Richard H. Nagelberg, DDS, PC


July 01, 2011

A Woman With Periodontal Disease

A 62-year-old white woman presented for a routine oral examination in 1991. The patient did not have a chief complaint (Figure 1).

Figure 1. Periodontal pocketing on the distal aspect of tooth # 14.

History and Dental Examination

History. In 2009, the patient had hip replacement surgery. Her physician has advised her to take 600 mg clindamycin 1 hour prior to any dental treatment. The patient reports allergy to penicillin, and her current medications are solifenacin and ibandronate.

From 1990 to 1994, the patient had optimal periodontal health with routine prophylaxis every 6 months and composite fillings and crown and bridge work. Periodontal disease was first diagnosed in 1995. At that time, the patient was referred to a periodontist for nonsurgical periodontal care. Beginning in 1995, periodontal maintenance was provided to the patient every 3 months, alternating between the specialist and general dental practitioner. Periodontal evaluation was performed for the entire mouth, and the pocket depths, recession, bone levels, and other clinical parameters were noted in the patient's chart.

Periodontal evaluation, following the same protocol, was performed twice a year in the general dental practice and periodontist's office. The patient's periodontal condition stabilized substantially. Site-specific treatment was provided when bleeding or increasing pocket depths (> 5 mm) occurred. This included provision of subgingival scaling, as necessary, when subgingival calculus was present.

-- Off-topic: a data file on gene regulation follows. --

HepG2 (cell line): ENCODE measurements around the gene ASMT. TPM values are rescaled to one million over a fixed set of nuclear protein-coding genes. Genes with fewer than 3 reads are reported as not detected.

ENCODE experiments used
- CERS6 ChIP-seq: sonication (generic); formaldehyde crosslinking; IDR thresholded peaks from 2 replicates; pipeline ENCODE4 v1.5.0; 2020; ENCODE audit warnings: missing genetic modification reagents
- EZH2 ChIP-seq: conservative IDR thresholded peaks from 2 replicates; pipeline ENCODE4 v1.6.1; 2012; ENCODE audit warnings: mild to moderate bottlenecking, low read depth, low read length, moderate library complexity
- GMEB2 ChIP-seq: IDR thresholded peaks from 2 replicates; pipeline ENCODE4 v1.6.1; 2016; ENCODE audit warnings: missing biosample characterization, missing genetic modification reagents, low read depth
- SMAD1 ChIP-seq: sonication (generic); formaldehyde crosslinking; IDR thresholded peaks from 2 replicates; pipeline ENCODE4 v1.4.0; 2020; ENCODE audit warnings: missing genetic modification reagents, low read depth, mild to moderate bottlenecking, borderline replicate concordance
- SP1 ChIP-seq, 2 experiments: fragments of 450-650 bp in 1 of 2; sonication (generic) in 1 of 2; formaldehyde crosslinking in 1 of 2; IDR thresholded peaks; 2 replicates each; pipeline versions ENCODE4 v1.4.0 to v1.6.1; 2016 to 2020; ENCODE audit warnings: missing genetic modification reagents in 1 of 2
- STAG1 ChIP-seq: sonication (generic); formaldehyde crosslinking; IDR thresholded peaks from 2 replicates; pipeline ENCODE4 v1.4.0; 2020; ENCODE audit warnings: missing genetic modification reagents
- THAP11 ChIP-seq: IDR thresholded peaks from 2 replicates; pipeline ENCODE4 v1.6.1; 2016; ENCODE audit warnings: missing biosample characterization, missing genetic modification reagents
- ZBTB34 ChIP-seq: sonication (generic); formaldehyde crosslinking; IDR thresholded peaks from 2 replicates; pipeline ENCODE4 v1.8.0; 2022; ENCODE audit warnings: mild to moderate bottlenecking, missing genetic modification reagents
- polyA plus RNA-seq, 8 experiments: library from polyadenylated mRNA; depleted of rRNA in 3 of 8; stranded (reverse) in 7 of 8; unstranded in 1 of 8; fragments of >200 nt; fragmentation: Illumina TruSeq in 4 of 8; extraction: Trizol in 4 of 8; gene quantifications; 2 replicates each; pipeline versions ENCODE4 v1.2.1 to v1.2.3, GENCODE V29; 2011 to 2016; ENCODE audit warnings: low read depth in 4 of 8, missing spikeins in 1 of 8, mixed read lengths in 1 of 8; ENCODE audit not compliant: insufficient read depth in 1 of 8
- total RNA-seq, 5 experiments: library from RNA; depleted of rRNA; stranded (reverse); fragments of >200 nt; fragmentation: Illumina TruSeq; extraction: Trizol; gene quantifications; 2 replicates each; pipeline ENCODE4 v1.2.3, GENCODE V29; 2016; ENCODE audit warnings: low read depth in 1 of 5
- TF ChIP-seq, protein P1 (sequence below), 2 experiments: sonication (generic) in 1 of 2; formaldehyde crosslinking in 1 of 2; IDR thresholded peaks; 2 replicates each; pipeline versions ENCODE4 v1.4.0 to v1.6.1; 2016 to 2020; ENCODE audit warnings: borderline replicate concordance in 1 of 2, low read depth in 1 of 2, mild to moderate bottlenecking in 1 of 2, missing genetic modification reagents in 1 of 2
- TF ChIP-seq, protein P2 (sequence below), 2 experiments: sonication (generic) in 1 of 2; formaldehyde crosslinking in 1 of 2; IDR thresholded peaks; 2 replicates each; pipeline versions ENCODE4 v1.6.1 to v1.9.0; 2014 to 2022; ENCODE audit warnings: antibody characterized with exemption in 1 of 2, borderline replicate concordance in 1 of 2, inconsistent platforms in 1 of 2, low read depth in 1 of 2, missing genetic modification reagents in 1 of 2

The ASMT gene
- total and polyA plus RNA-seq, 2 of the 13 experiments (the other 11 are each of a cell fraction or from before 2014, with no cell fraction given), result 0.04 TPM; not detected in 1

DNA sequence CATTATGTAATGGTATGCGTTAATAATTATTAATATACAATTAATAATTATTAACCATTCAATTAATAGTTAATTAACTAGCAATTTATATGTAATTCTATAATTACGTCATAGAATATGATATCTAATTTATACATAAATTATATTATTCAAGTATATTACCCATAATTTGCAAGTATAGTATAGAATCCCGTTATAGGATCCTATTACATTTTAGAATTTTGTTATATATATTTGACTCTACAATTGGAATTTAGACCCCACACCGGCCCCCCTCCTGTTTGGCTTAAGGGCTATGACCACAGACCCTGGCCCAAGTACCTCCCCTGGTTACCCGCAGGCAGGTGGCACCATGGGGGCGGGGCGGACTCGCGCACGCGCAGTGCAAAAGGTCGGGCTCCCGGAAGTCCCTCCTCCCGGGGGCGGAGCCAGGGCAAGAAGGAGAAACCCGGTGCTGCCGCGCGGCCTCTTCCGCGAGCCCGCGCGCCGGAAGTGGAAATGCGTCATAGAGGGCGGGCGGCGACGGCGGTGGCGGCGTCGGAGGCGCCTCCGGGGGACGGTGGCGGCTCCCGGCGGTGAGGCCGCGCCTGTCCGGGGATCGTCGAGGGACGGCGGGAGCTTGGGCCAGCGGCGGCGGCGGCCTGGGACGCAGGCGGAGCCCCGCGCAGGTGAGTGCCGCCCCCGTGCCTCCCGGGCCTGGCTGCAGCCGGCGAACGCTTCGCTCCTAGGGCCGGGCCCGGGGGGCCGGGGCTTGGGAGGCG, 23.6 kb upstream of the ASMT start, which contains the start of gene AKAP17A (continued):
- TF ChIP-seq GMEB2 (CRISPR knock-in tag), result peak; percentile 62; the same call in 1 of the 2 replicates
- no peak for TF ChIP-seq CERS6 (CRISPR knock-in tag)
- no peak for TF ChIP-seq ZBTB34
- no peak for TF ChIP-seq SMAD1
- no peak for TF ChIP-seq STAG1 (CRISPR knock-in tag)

Dental examination. A comprehensive periodontal evaluation and charting were conducted and full-mouth x-rays were obtained. Periodontal pocketing depths of 5 mm and bleeding were observed in the upper left, lower right, and lower left quadrants (Figure 2).

Figure 2a. Initial probing: a 5-mm periodontal pocket on the distobuccal aspect of tooth # 14. Note that probing (PerioWise® probe; Premier Dental Products; Plymouth Meeting, Pennsylvania) should be performed at the middle of the interproximal sulcus. Probing the line angle would provide a false-negative result because crevicular bone would be expected to be higher on the sides of the pocket. This photo indicates only the initial probe placement. Insertion of probe to the middle of the interproximal sulcus, not the line angle, is the correct technique. 2b. Drawing illustrating suboptimal and optimal probing. View #1 (left) -- Suboptimal probing shows angling of the probe that will miss the depth of pocket. View #2 (right) -- Optimal probe positioning reflects accurate pocket depth measurement obtained by probing at an angle to the middle of the interproximal sulcus. Drawing courtesy of Larry Sweeting, DDS, Atlanta Dental Specialists. Republished with permission. 2c. Pretreatment x-ray of sulcus tooth #14 and #15. Note level of bone on x-ray.

Gingival bleeding and pocket depths (> 5 mm) were noted for teeth #s 14, 15, 17, 18, 19, 30, 31, and 32. Mobility, abfractions, and furcation involvements were absent. Localized recession of 1-2 mm was present in the anterior and upper left dentition. With this information, a diagnosis of American Dental Association case type III periodontal disease was made.[1] Active therapy was indicated as a result of the number of sites affected.


Comments on Medscape are moderated and should be professional in tone and on topic. You must declare any conflicts of interest related to your comments and responses. Please see our Commenting Guide for further information. We reserve the right to remove posts at our sole discretion.